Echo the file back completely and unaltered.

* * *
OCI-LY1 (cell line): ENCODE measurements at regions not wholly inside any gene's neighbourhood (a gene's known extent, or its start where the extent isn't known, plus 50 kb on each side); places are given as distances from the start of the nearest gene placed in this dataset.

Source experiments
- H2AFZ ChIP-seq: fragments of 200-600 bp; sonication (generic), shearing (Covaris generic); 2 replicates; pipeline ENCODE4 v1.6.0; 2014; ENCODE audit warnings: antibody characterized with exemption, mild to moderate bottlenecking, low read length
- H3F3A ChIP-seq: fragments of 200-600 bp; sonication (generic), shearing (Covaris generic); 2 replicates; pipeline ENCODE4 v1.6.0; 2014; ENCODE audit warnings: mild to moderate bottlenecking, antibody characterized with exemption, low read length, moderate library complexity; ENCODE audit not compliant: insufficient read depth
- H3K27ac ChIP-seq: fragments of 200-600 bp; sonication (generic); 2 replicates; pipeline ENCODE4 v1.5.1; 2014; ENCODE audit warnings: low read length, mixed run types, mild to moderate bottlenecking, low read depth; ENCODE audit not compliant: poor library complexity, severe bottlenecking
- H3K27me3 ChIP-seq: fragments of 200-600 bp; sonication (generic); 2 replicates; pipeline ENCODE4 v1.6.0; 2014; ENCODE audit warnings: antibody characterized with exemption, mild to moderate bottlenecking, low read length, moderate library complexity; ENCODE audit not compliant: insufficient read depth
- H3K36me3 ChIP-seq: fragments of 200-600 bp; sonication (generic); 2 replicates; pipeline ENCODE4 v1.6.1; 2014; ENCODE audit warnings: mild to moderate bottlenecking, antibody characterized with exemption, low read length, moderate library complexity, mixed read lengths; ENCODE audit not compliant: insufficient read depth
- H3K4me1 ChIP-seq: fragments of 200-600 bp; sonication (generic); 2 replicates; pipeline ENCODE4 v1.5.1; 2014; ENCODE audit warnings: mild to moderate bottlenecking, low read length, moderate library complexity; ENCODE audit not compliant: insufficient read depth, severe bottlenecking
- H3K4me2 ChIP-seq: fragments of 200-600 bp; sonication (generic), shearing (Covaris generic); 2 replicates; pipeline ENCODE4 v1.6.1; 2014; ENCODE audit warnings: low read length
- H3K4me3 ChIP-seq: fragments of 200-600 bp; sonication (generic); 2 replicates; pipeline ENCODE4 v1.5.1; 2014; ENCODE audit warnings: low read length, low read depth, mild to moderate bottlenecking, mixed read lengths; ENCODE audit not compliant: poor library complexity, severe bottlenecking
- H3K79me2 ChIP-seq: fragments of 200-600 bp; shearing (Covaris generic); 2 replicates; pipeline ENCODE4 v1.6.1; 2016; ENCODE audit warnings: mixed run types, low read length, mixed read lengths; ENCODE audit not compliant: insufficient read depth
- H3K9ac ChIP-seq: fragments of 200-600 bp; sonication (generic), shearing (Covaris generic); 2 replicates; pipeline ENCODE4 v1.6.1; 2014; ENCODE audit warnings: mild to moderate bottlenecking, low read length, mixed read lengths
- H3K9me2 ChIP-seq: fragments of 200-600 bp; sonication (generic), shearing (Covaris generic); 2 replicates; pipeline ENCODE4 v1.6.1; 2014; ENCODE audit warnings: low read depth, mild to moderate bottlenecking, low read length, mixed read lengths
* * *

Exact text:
OCI-LY1 (cell line): ENCODE measurements at regions not wholly inside any gene's neighbourhood (a gene's known extent, or its start where the extent isn't known, plus 50 kb on each side); places are given as distances from the start of the nearest gene placed in this dataset.

Source experiments
- H2AFZ ChIP-seq: fragments of 200-600 bp; sonication (generic), shearing (Covaris generic); 2 replicates; pipeline ENCODE4 v1.6.0; 2014; ENCODE audit warnings: antibody characterized with exemption, mild to moderate bottlenecking, low read length
- H3F3A ChIP-seq: fragments of 200-600 bp; sonication (generic), shearing (Covaris generic); 2 replicates; pipeline ENCODE4 v1.6.0; 2014; ENCODE audit warnings: mild to moderate bottlenecking, antibody characterized with exemption, low read length, moderate library complexity; ENCODE audit not compliant: insufficient read depth
- H3K27ac ChIP-seq: fragments of 200-600 bp; sonication (generic); 2 replicates; pipeline ENCODE4 v1.5.1; 2014; ENCODE audit warnings: low read length, mixed run types, mild to moderate bottlenecking, low read depth; ENCODE audit not compliant: poor library complexity, severe bottlenecking
- H3K27me3 ChIP-seq: fragments of 200-600 bp; sonication (generic); 2 replicates; pipeline ENCODE4 v1.6.0; 2014; ENCODE audit warnings: antibody characterized with exemption, mild to moderate bottlenecking, low read length, moderate library complexity; ENCODE audit not compliant: insufficient read depth
- H3K36me3 ChIP-seq: fragments of 200-600 bp; sonication (generic); 2 replicates; pipeline ENCODE4 v1.6.1; 2014; ENCODE audit warnings: mild to moderate bottlenecking, antibody characterized with exemption, low read length, moderate library complexity, mixed read lengths; ENCODE audit not compliant: insufficient read depth
- H3K4me1 ChIP-seq: fragments of 200-600 bp; sonication (generic); 2 replicates; pipeline ENCODE4 v1.5.1; 2014; ENCODE audit warnings: mild to moderate bottlenecking, low read length, moderate library complexity; ENCODE audit not compliant: insufficient read depth, severe bottlenecking
- H3K4me2 ChIP-seq: fragments of 200-600 bp; sonication (generic), shearing (Covaris generic); 2 replicates; pipeline ENCODE4 v1.6.1; 2014; ENCODE audit warnings: low read length
- H3K4me3 ChIP-seq: fragments of 200-600 bp; sonication (generic); 2 replicates; pipeline ENCODE4 v1.5.1; 2014; ENCODE audit warnings: low read length, low read depth, mild to moderate bottlenecking, mixed read lengths; ENCODE audit not compliant: poor library complexity, severe bottlenecking
- H3K79me2 ChIP-seq: fragments of 200-600 bp; shearing (Covaris generic); 2 replicates; pipeline ENCODE4 v1.6.1; 2016; ENCODE audit warnings: mixed run types, low read length, mixed read lengths; ENCODE audit not compliant: insufficient read depth
- H3K9ac ChIP-seq: fragments of 200-600 bp; sonication (generic), shearing (Covaris generic); 2 replicates; pipeline ENCODE4 v1.6.1; 2014; ENCODE audit warnings: mild to moderate bottlenecking, low read length, mixed read lengths
- H3K9me2 ChIP-seq: fragments of 200-600 bp; sonication (generic), shearing (Covaris generic); 2 replicates; pipeline ENCODE4 v1.6.1; 2014; ENCODE audit warnings: low read depth, mild to moderate bottlenecking, low read length, mixed read lengths